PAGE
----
5 March 2020
Setting Personal Boundaries & How To Enforce Them
At one point in my life, a few years back, I thought I had this boundary thing all figured out. I set boundaries appropriately with the people in my life & I knew what I needed, I knew what I wanted & I communicated that appropriately. I'm killing it, right? Wrong.
I quite often talk about how it good to have boundaries set in place, but what are boundaries? Boundaries are limits that give us a sense of control over our physical space, body & feelings. Basically, anything that that is important to us. It could be our personal space, emotions & thoughts, sexuality, possessions, time & energy, values, culture & religion. We have the right to have our boundaries respected & we also have the right, obligation even, to enforce those boundaries within our lives. And none of the makes us unloveable or less valuable.
"A lot of people find it easy to state their boundaries, but fewer people are willing to follow through & act on their boundaries. And a boundary isn't actually a boundary unless it's enforced through your actions. If you say you won't tolerate drama, or disrespectful people, or liars or cheaters but you stick around after someone continues to create drama, or disrespect you, or lie, or cheat, them I'm sorry but you do actually do tolerate those things." - Mark Manson
Not holding true to our boundaries is also known as self-abandonment. This means that we tend to self-abandon our feelings, emotions & thoughts. And we put other people's feelings & needs before our own. For a while there, I thought I could fix anything or anyone, that I could do or say something that would make us all happy. Spoiler alert! When this happened, I only ended up sacrificing my own needs & wants. So, the question is, how do we set boundaries & how do we enforce them?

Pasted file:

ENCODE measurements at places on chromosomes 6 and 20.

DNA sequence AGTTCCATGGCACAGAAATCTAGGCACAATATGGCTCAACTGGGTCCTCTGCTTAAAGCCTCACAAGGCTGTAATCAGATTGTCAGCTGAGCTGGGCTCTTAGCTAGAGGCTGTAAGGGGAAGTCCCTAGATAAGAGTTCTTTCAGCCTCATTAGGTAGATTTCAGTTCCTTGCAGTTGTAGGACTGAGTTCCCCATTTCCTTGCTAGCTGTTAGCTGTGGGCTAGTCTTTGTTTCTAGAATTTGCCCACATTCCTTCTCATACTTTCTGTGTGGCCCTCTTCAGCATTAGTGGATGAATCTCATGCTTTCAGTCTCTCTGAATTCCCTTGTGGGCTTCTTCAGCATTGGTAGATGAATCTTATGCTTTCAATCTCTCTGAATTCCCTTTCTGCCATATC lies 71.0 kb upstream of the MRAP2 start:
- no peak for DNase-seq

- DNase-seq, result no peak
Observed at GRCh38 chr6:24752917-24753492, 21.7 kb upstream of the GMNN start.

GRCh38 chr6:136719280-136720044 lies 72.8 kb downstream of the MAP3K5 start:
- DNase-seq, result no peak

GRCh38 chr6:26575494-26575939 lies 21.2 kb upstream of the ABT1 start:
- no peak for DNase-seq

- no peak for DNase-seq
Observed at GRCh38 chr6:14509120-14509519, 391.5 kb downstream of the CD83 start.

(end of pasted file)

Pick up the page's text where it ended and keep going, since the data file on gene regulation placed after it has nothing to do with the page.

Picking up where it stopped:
To start off with, I found defining what was important to be really beneficial. Ask yourself, what are my rights & what do I value? Make a list. Do you value time to yourself? Lots of communication? Then there should be boundaries around these & it's important to remember that boundaries can vary based on the relationship.
Trust you instincts. What is your gut telling you? I also found it helpful to check in with myself while identifying any boundaries. How are you feeling, emotionally or even physically, when you think about someone crossing the line? If it's not good, you probably know where the line needs to be drawn.
Now that you have an idea of what your boundaries are but people are going to test them, both intentionally & unintentionally. Now what?
First big thing what learning to say no. No is a powerful word but it can be scary to say at times. Most of the time, the person you're saying no to won't get mad or angry. Maybe they'll be a little shocked if they're so use to you saying yes but the shock will wear off. And if saying no does make someone angry, then too bad! You could always say, "Thank you for thinking of me but no." or you could always say "Sorry, I'm not available." But at the end of the day, no explanation is really needed. Don't feel like you have to explain yourself.
Being direct is something I've also found extremely important but also helpful. When I say be direct, I mean being assertive & firm without being aggressive. Using "I" statements are effective. You're taking ownership of your feelings & are stating what is needed. "I" statements can be hard in the heat of the moment when we are feeling all kinds of emotions but I feel as though we get much better results if try to control those emotions.
So now you're aware of your boundaries & you can start enforcing them! It's not easy & it does take practice, thoughtfulness, self love & self esteem to get here so be proud of that! Remember, boundaries aren't concrete walls. They're more like cardboard boxes. Sometimes they can be flexible, they can be picked up & moved closer or further away from you. But the decision is entirely yours to make.